Former director of CAA in Lebanon (twice), Dr Hamdi Chaouk (pictured), now managing partner, Aviation Minds, opened the second day of the first Aviation Africa conference and exhibition in Dubai by explaining how African nations need to take a close look at themselves before they can put together an aviation strategy that has any chance of success.
“My first experience of aviation was in 2003 when I was interrogated for 12 days and put into jail as I’d accepted a plane from Africa to fly to Beirut from Benin and it crashed,” he said.
“I learned later really there was a big problem in Africa. After that, as a member of the ICAO Council, I asked them 'What are you doing for Africa?'.”
Since then Chaouk said that he had done a lot of work with African countries to help them develop their aviation strategies, looking at “factors that determine the success of liberalization, how to succeed with it”.
He stressed that “liberalization is a must.”
He said the kind of questions that states need to ask before doing anything include:
- Why are most airlines not profitable?
- Why are only some airports making money?
- Which freedom is appropriate for me and why?
- Why might airline interest conflict with the state interest (citizens) and which one should have priority if this happened?
- Unproductive political environment and corruption are detrimental to aviation progress. What to do?
He also asked why Dubai has succeeded while many others have failed and whether this success be replicated.
“You don’t have to [replicate Dubai] – but certainly you can learn from it a lot,” he said.
Strategically there are three levels – state, industry and corporate.
However, he said that “if the state strategy is not right it doesn’t matter what you do with your airlines and airports. So today we’re going to look at the state strategy side.”
His company did an in-depth study of 120 countries and found 14 policy scenarios out of 18 that were “theoretically possible.”
Many are failing totally, he asserted – “but why?” He said that it was essential to look at institutional governance (CAA), and liberalization (non/semi/full).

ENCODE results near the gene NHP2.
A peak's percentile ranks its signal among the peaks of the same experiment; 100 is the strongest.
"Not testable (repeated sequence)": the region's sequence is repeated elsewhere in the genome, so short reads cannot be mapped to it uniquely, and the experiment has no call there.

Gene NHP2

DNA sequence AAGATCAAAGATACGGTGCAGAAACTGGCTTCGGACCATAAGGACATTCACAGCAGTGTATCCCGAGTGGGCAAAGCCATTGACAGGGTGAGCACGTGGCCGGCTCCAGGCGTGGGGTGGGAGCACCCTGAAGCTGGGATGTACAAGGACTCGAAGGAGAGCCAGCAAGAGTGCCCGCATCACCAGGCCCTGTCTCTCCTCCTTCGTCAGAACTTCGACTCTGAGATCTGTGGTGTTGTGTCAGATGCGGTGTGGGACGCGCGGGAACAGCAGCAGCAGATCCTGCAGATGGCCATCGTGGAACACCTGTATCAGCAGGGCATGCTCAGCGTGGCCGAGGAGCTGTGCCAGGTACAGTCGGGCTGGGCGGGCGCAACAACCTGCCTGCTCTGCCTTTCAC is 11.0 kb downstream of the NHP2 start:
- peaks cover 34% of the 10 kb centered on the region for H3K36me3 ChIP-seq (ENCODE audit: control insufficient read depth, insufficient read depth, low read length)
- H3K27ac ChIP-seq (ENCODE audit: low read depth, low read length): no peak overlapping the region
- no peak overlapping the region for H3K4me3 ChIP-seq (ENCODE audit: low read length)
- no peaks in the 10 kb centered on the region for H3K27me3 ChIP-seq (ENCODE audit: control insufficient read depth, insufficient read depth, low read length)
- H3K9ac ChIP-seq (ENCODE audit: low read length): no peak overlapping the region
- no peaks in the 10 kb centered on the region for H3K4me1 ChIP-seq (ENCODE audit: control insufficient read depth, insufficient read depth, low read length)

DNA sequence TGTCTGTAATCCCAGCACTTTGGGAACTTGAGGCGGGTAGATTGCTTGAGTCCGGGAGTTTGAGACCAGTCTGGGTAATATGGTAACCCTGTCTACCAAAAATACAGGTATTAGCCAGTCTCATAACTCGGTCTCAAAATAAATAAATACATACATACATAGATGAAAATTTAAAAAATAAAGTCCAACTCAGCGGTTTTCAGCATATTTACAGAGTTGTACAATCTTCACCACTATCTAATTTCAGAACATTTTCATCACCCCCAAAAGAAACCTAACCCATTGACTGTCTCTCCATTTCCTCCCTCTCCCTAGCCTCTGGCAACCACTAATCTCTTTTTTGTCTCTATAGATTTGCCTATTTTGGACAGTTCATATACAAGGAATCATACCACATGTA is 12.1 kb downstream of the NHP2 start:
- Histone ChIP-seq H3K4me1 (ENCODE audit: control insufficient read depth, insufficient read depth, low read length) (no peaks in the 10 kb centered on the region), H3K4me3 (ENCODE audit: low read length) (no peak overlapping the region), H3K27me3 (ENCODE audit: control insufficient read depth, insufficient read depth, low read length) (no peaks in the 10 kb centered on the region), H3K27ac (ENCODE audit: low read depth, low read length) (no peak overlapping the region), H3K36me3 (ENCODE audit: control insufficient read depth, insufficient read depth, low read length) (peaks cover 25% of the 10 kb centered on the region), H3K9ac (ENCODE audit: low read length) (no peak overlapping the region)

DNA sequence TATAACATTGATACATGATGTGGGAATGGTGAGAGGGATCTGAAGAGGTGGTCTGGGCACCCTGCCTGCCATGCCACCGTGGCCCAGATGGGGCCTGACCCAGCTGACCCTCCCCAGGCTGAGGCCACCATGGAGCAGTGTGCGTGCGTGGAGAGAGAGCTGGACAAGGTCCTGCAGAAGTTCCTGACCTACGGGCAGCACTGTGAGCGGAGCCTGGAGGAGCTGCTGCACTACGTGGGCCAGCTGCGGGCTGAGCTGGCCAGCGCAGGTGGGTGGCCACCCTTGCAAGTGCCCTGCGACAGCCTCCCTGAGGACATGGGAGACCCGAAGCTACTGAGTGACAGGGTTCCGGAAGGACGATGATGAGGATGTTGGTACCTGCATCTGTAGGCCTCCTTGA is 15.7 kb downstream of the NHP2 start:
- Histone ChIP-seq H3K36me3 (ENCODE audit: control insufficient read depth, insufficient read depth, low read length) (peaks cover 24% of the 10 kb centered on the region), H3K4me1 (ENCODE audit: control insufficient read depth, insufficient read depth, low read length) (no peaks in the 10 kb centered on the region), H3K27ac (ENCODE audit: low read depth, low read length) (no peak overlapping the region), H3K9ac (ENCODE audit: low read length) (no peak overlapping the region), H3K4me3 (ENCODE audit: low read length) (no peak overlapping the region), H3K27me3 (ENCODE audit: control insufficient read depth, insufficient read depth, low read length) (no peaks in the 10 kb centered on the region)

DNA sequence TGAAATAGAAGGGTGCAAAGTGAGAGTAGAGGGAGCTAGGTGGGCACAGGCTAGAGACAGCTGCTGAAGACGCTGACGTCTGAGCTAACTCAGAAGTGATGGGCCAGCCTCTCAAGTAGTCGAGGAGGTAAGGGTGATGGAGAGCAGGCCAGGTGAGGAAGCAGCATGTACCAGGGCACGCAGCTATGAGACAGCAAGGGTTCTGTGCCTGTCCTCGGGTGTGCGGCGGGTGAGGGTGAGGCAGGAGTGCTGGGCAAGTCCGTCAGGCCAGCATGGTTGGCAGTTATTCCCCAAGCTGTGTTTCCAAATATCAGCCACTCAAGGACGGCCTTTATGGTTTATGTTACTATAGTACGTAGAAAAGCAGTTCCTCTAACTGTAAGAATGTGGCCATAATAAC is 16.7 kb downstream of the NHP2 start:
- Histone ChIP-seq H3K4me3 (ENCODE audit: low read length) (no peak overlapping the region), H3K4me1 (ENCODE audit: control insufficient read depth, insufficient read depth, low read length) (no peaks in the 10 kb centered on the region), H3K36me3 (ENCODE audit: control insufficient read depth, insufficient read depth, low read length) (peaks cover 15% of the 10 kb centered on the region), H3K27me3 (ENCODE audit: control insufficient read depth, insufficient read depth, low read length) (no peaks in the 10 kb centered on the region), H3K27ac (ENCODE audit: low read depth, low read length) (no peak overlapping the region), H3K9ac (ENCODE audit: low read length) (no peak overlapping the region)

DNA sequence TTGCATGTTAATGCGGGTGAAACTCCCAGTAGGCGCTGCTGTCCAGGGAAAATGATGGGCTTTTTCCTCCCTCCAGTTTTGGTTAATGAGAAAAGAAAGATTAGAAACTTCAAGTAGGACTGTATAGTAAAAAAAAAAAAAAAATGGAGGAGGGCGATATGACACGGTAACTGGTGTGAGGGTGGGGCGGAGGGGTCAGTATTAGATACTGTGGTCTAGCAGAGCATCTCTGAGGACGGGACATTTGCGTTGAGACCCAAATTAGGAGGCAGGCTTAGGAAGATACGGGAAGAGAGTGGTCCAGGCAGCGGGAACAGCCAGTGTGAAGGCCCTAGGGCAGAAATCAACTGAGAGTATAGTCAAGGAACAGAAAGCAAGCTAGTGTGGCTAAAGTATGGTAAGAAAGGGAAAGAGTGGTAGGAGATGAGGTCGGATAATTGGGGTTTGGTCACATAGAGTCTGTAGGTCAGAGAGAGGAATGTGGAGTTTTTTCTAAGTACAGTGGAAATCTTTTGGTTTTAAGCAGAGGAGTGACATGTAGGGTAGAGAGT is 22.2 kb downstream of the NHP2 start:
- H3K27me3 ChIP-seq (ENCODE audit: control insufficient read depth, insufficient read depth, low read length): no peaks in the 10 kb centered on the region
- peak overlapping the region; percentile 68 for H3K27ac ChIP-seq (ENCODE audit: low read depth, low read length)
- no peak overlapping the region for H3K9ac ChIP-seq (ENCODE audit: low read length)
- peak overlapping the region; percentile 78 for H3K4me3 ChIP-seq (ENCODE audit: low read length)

“We ended up with 54 States from around the world with validated data. We filtered the possible scenarios into six that resulted in successful outcomes.
“The first question is ask who you are and what your characteristics are, from education to political stability to innovation – 12 factors in total that are most closely linked to air transport.
“Looking at these, you can see inputs and outputs – passengers, contribution to GDP, aviation contribution to employment, and connectivity.
“We then did a statistical model to measure efficiency of states in using inputs to create highest output. This is all a scientifically-approved approach which led to the identification of 22 efficient countries (which he listed alphabetically on his presentation, from Canada to the UK),” he said.
The scenarios, SC1 to SC6, range from “Autonomous CAA, Semi-Liberalised, No Privatisation” to “Autonomous CAA, Full Liberlization, Full Privatisation.”
He illustrated this by reference to two case studies.
First Dubai, which came out as SC1, as it has no privatisation “yet it is still successful”.
But, he noted, Dubai invested in other factors “and this is why it is succeeding”. Countries have to see which scenario they are closest to, he advised.
Second, he gave the example of Lebanon, the circular ‘web’ diagram/curve of factors showing low on political stability/security but good on health and primary education, for example.
In Lebanon, when Chaouk had the CAA job he tried to open up the skies completely, saying “without it there is no way to succeed”.
The ministers refused, saying it would destroy MEA, Lebanon’s struggling national airline.
“It had a monopoly and was making losses for 30 years. We solved the problems of the airline and gave them $200 million and went full open skies.”
He said it was the only way that the market response could be positive – and he was proved right.
“Traffic growth went to double digits six months later. But in 2005-6 it plunged because of the shooting of the Prime Minister and bombings,” he said, but it came back in 2009.
“But the new minister said he wanted to close the sky again,” he said, even though 16 airlines had been given rights.
MEA had a bigger slice of the cake, but they did it anyway – “This is what happens when your politicians don’t understand what is best for the country,” he added.
So What About Africa?
Chaouk then turned to Africa: “For Africa, the African Union and AFCAC should develop a strategy that works for Africa,” Chaouk said.
He said CAAs should lead partnerships with airlines and airport and be autonomous, and skies should be liberalized “without premature boundary constraints”.
He also said that all related ministries should support the common goal, and that Africans should be trained to lead the change.